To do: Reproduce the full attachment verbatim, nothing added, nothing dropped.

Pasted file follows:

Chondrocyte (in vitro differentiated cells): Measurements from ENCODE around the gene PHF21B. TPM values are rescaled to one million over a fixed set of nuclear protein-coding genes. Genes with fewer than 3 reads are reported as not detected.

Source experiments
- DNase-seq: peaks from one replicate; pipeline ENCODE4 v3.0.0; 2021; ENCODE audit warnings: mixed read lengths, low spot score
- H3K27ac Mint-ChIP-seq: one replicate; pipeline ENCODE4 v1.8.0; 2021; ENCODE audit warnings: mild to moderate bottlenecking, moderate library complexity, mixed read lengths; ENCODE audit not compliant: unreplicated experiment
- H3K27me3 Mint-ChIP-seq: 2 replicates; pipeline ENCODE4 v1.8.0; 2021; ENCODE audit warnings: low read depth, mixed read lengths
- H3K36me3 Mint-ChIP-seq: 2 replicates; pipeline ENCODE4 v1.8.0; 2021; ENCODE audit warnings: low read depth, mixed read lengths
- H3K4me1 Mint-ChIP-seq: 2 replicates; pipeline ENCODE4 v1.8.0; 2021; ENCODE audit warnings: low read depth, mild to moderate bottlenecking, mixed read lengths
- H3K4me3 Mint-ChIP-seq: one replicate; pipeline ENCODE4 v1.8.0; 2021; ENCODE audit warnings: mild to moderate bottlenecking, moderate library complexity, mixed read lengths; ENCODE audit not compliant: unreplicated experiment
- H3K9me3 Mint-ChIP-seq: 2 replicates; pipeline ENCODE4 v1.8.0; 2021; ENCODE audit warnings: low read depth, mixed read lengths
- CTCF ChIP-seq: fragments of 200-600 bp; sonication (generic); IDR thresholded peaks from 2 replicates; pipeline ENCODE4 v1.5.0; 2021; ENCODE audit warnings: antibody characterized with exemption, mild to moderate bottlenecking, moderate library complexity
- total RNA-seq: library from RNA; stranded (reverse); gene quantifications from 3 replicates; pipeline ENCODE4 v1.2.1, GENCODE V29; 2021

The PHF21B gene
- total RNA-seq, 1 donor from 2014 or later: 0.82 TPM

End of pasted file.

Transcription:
Chondrocyte (in vitro differentiated cells): Measurements from ENCODE around the gene PHF21B. TPM values are rescaled to one million over a fixed set of nuclear protein-coding genes. Genes with fewer than 3 reads are reported as not detected.

Source experiments
- DNase-seq: peaks from one replicate; pipeline ENCODE4 v3.0.0; 2021; ENCODE audit warnings: mixed read lengths, low spot score
- H3K27ac Mint-ChIP-seq: one replicate; pipeline ENCODE4 v1.8.0; 2021; ENCODE audit warnings: mild to moderate bottlenecking, moderate library complexity, mixed read lengths; ENCODE audit not compliant: unreplicated experiment
- H3K27me3 Mint-ChIP-seq: 2 replicates; pipeline ENCODE4 v1.8.0; 2021; ENCODE audit warnings: low read depth, mixed read lengths
- H3K36me3 Mint-ChIP-seq: 2 replicates; pipeline ENCODE4 v1.8.0; 2021; ENCODE audit warnings: low read depth, mixed read lengths
- H3K4me1 Mint-ChIP-seq: 2 replicates; pipeline ENCODE4 v1.8.0; 2021; ENCODE audit warnings: low read depth, mild to moderate bottlenecking, mixed read lengths
- H3K4me3 Mint-ChIP-seq: one replicate; pipeline ENCODE4 v1.8.0; 2021; ENCODE audit warnings: mild to moderate bottlenecking, moderate library complexity, mixed read lengths; ENCODE audit not compliant: unreplicated experiment
- H3K9me3 Mint-ChIP-seq: 2 replicates; pipeline ENCODE4 v1.8.0; 2021; ENCODE audit warnings: low read depth, mixed read lengths
- CTCF ChIP-seq: fragments of 200-600 bp; sonication (generic); IDR thresholded peaks from 2 replicates; pipeline ENCODE4 v1.5.0; 2021; ENCODE audit warnings: antibody characterized with exemption, mild to moderate bottlenecking, moderate library complexity
- total RNA-seq: library from RNA; stranded (reverse); gene quantifications from 3 replicates; pipeline ENCODE4 v1.2.1, GENCODE V29; 2021

The PHF21B gene
- total RNA-seq, 1 donor from 2014 or later: 0.82 TPM